3 out of 5
Developed by: Liz Tigelaar
There are points when Hulu’s miniseries adaptation of Celeste Ng’s book, Little Fires Everywhere, really feels like it’s going to dig in deep and hit hard. …And then it becomes a TV show.
Elena Richardson (Reese Witherspoon) is white, blond, perky, mother-of-four, married-to-a-lawyer, cool and collected, and all-around “perfect” seeming, living in the gated-ish community of Shaker Heights during the 90s. Her first indirect interaction with Mia Warren (Kerry Washington) – black, single mother of one, with a sneer to counter Elena’s smiles – is when spotting her camped out in her rundown car in the neighborhood, at which point she calls the cops on her as a derelict. Her first direct interaction is in her capacity as a landlord of sorts in Shaker, showing a home to Mia. She recognizes the car; she realizes what’s occurred, and she immediately starts making compromises to the price and the neighborhood’s strict rules to accommodate the rather terse Mia and her daughter, Pearl (Lexi Underwood).
Scenes are interwoven: when the cops approach Mia in her car, and her immediate instructions to her daughter to keep their hands in sight; the fractured family dynamics of the Richardsons, with the football player son and prom queen daughter balanced out by a son appropriately nicknamed “Moody,” and Izzy (Gavin Lewis and Megan Stott, respectively), the always confrontational rebel. Mia is brusque and demanding with Elena, but she’s all love and affection with her daughter. Elena is fully in control of her world, with a color-coded calendar, but her husband (Bill, played by Joshua Jackson) rolls his eyes at her, and Witherspoon – quite perfect at these types of roles – pitches the character with the painful-to-watch realism of those who operate almost fully fueled on the approval of others; it’d be pitched as comedy from a different actress, but Witherspoon grounds it in a way that’s awfully recognizable – this is someone you know.
As we get to know a bit more about the two, and their present worlds, these worlds further cross over: Mia tends to move from town to town in pursuance of, we’re told, her main career as an artist, but agrees to stay in Shaker at the behest of her daughter, taking a job as – essentially – Elena’s maid to supplement her additional earnings as a waitress. Izzy, outcast at school and at war with her mother, finds solace in Mia’s presence and is inspired by her work, while Pearl, fascinated with the Richardson childrens’ lives, starts spending more time at their house, and soon ditches the Goodwill attire and living for nicer clothes and a popular-kid lifestyle.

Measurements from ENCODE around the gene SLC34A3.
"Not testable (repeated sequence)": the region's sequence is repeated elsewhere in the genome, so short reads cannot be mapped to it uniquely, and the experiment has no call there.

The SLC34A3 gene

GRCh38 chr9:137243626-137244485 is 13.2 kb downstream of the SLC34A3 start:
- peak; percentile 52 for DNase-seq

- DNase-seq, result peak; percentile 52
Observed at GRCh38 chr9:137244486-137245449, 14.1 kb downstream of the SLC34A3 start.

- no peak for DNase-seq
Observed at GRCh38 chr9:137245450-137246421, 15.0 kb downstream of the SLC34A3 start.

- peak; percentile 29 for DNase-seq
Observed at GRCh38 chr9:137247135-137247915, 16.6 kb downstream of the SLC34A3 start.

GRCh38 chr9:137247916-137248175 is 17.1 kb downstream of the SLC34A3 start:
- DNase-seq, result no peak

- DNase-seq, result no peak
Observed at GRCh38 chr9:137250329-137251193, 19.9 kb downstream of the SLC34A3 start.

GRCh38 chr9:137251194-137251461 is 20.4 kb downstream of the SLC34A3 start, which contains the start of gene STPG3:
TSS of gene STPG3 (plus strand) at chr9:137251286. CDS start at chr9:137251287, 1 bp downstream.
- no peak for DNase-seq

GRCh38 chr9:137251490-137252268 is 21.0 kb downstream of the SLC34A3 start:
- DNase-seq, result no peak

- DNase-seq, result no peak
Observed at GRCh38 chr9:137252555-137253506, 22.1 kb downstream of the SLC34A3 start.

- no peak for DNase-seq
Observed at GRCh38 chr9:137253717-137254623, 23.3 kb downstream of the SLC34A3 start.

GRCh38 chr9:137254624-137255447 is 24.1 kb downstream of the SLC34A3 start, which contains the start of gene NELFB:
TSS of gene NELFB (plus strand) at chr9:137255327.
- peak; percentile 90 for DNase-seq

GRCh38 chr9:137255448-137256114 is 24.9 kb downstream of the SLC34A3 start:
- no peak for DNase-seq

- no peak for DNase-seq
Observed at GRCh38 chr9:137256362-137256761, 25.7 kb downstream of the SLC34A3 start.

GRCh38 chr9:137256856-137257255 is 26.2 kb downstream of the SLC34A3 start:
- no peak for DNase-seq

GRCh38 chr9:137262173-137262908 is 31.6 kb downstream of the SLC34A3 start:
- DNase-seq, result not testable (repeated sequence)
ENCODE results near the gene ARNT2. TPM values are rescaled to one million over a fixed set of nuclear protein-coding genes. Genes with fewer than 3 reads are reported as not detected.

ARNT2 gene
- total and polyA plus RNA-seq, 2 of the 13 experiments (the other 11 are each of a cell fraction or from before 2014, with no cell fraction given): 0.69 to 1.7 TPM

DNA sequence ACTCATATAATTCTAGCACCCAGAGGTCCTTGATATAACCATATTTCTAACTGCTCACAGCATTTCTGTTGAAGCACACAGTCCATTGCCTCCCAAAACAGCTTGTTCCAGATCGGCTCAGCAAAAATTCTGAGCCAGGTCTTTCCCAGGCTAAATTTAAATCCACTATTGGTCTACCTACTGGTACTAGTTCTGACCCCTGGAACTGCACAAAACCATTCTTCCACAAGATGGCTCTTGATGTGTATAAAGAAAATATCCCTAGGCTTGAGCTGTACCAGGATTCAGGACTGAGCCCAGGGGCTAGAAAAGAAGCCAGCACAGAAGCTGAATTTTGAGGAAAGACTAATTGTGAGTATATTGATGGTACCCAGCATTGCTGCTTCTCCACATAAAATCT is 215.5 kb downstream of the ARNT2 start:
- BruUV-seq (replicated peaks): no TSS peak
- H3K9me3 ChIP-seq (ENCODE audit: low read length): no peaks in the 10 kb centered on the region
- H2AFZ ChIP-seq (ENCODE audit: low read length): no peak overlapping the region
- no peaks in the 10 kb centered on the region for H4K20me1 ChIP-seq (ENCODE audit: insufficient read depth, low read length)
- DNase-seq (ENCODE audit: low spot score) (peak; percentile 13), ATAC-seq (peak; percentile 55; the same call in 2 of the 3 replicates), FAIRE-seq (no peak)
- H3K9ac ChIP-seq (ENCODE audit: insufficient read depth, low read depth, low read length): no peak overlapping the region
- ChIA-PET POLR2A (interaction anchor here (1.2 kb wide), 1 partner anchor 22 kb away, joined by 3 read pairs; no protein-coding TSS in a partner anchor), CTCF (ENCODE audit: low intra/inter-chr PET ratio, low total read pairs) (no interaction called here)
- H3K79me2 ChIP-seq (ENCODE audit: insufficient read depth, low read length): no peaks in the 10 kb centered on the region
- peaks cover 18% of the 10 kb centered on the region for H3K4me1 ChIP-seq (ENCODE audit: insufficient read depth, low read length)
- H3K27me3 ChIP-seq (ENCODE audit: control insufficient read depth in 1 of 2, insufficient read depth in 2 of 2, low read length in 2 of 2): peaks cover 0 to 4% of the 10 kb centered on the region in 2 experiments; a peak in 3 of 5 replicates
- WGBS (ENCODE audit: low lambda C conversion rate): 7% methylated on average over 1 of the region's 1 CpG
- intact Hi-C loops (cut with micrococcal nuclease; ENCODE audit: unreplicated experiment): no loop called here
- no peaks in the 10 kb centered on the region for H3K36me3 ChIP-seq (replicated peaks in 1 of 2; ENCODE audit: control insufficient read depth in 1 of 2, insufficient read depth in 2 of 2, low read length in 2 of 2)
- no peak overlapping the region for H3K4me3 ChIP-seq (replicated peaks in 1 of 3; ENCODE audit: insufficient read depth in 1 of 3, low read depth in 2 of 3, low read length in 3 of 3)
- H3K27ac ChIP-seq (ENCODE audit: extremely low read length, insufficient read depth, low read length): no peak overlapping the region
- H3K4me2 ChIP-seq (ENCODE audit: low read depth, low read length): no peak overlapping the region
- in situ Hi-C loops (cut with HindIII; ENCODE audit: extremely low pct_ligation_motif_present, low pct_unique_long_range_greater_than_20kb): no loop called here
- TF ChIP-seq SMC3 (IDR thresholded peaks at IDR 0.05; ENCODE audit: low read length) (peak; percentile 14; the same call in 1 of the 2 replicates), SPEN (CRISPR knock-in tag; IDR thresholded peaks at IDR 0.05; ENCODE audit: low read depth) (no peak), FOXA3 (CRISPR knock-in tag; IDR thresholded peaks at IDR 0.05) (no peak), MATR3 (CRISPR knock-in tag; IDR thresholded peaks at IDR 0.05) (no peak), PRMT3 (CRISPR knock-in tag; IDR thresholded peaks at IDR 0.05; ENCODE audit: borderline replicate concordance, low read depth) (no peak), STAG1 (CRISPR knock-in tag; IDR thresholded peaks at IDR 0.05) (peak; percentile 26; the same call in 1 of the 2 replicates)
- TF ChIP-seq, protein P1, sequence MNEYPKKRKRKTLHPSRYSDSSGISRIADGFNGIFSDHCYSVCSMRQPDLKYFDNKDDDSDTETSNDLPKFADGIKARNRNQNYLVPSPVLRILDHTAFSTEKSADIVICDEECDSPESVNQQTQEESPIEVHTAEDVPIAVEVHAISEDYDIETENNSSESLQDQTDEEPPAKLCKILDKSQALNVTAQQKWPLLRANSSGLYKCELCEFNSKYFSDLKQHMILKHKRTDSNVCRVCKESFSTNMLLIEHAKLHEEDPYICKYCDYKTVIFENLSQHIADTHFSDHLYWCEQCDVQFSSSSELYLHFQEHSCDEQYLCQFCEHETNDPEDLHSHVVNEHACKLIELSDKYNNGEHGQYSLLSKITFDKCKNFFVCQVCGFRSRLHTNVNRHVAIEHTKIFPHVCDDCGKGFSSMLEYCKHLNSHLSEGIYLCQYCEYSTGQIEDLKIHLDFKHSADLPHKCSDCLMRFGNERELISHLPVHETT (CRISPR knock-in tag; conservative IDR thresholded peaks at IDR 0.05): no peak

This is all very well orchestrated, with some killer square-offs between Elena and Mia where race and class discussions are both tossed right on the surface but also burble dangerously right beneath, further paralleled by different interrelationships between the kids. Elena is “bad” and Mia is “good,” but we’re given different sides of their stories to shade that with some grey, and Little Fires Everywhere makes good on how it pitches the meaning of its title, showing us all of the small, day-to-day tolerations that can suddenly pitch into a blaze. The 90s setting also gives us just enough remove to a time when it was “okay” to be gay and we “didn’t” judge people by the color of their skin, and yet it’s so, so clear how weighty and prevalent all of that sexism and racism was, and – hopefully – rings true for viewers through to today, to make you stop and think on your casual thoughts and actions and how they can be perceived.
All of that’s pretty gripping stuff, with some pretty excellent performances all around – Lexi Underwood and Megan Stott both being particular standouts.
Ah, but, the show actually started with a fire. The Richardson’s house has been set abalze; Izzy is nowhere to be found and is being blamed. We then flash back to the above events. And after a few episodes of this, another angle is introduced: a woman Mia works with gave up her baby during dire times, leaving it in front of a firehouse, and Mia realizes that the child has been adopted by one of Elena’s friends. The woman now wants her baby back, and Mia helps to make that happen, leading to a legal battle between the baby’s birth mother and her adoptive one. This seems like a subplot at first – there’s so much other meaty stuff – but becomes a parable for other things, leading to a flashback episode in which we learn more about Elena’s and Mia’s pasts. There’s another subplot with abortion, and one with dating secrets. It becomes clear that all of these subplots are actually the plot, and we’re still ticking toward the whodunnit of that fire.
This is the show revealing itself as… just another TV show. One with audience-baiting mysteries, and over-stuffed ideas to drive points home… without ever really making a point. Having not read the book, I don’t know how much of the structure or plotlines were inherited, but I kept thinking, as we wrapped around the story to “reveal” things in gasp-worthy moments, how much more powerful Little Fires Everywhere would be if it just told its story straight. There’s really no reason to kick off with the fire, and there’s really no reason to hide some of the things that it does, except that it makes for “better” TV, meanwhile sidelining some of the riskier elements it initially seems to be tackling.
For what it is, I do think it’s smartly put together, and Witherspoon is just frighteningly good in her role… (although perhaps that’s because it hits really close to home for me) I just wish the show wasn’t distracted by the usual TV beats, and had instead maintained its sharper edges.